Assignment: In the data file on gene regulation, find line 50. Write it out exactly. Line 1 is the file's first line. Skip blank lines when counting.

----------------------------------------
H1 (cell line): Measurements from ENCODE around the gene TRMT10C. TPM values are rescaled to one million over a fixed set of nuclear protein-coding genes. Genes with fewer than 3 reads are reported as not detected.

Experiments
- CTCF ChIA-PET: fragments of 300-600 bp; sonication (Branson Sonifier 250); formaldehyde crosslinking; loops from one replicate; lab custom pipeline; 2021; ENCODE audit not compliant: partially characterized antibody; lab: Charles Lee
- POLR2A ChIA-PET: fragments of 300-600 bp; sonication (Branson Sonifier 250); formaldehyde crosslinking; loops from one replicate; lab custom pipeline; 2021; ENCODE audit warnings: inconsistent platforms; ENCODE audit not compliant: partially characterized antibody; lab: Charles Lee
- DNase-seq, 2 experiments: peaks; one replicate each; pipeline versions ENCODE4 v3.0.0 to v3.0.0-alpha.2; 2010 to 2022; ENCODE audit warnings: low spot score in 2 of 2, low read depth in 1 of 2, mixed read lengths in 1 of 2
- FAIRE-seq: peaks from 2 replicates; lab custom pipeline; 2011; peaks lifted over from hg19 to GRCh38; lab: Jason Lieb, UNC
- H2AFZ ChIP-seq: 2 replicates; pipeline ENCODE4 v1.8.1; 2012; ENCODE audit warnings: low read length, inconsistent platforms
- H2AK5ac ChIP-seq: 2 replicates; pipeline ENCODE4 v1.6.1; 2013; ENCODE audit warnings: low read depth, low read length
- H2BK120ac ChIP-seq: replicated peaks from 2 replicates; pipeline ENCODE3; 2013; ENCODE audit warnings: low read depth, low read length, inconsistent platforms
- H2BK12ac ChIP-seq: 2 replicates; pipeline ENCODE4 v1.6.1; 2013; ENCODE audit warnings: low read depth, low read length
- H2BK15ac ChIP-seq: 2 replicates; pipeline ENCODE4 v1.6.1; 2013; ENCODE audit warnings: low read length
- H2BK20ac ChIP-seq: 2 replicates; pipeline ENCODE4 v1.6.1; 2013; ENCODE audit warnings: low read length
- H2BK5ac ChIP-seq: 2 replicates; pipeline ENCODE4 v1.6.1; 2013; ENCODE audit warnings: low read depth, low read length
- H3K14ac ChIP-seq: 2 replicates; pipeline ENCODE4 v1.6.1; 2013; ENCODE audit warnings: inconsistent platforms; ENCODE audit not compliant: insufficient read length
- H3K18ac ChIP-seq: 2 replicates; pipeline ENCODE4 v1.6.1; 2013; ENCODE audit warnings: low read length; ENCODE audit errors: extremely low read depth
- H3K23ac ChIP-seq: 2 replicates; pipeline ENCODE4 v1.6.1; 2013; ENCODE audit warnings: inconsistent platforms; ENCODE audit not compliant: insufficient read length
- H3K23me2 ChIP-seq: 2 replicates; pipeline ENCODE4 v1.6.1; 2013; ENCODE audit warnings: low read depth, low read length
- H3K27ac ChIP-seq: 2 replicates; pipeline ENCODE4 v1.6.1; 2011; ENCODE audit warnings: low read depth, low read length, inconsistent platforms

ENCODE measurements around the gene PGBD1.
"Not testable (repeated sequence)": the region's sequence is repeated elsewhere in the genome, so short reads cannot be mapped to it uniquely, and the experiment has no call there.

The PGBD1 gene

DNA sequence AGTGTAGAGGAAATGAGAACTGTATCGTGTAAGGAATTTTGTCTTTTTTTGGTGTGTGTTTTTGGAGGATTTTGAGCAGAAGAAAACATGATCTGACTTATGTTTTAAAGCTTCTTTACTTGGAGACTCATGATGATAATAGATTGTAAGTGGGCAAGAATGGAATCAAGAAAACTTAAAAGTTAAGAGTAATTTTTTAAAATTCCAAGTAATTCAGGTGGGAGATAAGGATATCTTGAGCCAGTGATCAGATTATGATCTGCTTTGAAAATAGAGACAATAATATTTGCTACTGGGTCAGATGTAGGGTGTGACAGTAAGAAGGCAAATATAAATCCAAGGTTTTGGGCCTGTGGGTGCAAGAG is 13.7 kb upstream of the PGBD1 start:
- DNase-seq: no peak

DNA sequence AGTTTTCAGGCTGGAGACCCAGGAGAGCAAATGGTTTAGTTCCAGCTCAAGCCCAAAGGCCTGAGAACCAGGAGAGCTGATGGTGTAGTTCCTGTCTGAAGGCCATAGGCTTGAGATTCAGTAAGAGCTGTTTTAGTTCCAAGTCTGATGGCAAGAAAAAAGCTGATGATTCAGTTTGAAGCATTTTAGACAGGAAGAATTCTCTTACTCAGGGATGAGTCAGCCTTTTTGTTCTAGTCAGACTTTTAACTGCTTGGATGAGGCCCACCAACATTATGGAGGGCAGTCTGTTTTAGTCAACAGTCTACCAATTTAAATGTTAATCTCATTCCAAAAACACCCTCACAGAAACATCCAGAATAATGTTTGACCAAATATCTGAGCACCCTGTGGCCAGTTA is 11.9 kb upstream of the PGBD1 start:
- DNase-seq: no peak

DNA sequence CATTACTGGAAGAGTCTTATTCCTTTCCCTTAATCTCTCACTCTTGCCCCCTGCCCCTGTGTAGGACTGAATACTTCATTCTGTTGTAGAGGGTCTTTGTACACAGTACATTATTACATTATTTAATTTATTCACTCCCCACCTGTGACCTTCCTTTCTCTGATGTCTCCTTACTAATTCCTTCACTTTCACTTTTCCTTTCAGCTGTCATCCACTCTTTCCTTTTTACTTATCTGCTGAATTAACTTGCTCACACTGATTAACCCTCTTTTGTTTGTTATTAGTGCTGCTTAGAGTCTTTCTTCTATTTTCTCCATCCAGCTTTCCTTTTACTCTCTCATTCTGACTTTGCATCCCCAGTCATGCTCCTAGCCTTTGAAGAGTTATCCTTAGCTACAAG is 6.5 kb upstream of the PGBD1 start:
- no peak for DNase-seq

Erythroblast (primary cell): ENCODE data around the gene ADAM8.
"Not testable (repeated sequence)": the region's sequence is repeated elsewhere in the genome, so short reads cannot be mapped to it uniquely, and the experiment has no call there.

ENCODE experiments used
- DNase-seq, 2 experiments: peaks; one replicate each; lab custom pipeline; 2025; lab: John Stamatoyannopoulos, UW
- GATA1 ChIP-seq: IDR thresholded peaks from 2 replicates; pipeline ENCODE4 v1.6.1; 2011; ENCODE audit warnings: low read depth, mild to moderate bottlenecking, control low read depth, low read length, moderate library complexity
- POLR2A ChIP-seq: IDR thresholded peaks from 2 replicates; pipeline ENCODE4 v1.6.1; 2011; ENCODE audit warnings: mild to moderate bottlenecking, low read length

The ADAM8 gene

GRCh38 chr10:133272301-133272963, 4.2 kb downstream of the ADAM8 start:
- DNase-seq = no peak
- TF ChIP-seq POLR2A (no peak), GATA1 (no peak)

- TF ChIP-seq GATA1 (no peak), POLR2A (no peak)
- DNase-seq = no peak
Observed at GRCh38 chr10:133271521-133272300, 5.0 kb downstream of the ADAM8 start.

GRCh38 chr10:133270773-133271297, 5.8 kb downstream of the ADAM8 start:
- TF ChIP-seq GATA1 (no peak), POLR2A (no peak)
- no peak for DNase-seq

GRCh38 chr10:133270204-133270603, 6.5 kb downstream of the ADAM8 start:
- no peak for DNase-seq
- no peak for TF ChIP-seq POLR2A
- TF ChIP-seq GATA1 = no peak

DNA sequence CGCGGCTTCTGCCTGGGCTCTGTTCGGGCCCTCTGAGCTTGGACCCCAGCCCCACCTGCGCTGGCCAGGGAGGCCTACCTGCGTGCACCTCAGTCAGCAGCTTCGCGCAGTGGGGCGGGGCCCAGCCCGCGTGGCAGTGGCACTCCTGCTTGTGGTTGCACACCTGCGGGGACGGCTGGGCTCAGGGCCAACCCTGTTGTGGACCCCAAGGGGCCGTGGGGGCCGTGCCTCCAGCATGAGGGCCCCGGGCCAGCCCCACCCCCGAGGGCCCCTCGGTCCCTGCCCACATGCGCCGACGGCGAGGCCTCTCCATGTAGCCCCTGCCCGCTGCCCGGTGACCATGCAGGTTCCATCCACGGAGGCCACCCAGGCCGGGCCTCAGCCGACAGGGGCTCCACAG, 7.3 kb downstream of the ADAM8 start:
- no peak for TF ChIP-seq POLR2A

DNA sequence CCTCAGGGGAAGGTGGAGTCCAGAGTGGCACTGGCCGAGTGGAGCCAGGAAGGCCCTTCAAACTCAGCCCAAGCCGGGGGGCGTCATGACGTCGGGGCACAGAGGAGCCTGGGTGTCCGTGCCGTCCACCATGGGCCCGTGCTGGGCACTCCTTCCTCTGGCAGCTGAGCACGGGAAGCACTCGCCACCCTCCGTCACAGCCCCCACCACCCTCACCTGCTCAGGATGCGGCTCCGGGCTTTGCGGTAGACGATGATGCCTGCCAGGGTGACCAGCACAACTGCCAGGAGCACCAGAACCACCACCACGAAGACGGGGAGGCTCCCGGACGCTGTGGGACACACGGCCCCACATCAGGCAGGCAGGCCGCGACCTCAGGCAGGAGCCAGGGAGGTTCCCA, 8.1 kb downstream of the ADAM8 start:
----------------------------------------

DNA sequence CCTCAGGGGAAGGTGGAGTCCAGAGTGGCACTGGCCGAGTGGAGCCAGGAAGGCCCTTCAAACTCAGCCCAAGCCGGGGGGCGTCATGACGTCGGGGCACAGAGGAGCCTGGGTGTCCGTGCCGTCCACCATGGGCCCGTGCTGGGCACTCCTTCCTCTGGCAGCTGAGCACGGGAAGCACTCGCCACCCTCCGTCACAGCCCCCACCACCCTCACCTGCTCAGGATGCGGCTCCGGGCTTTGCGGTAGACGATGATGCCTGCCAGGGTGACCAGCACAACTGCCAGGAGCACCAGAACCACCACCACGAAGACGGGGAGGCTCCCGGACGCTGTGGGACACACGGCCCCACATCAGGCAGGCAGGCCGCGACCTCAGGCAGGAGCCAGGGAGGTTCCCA, 8.1 kb downstream of the ADAM8 start: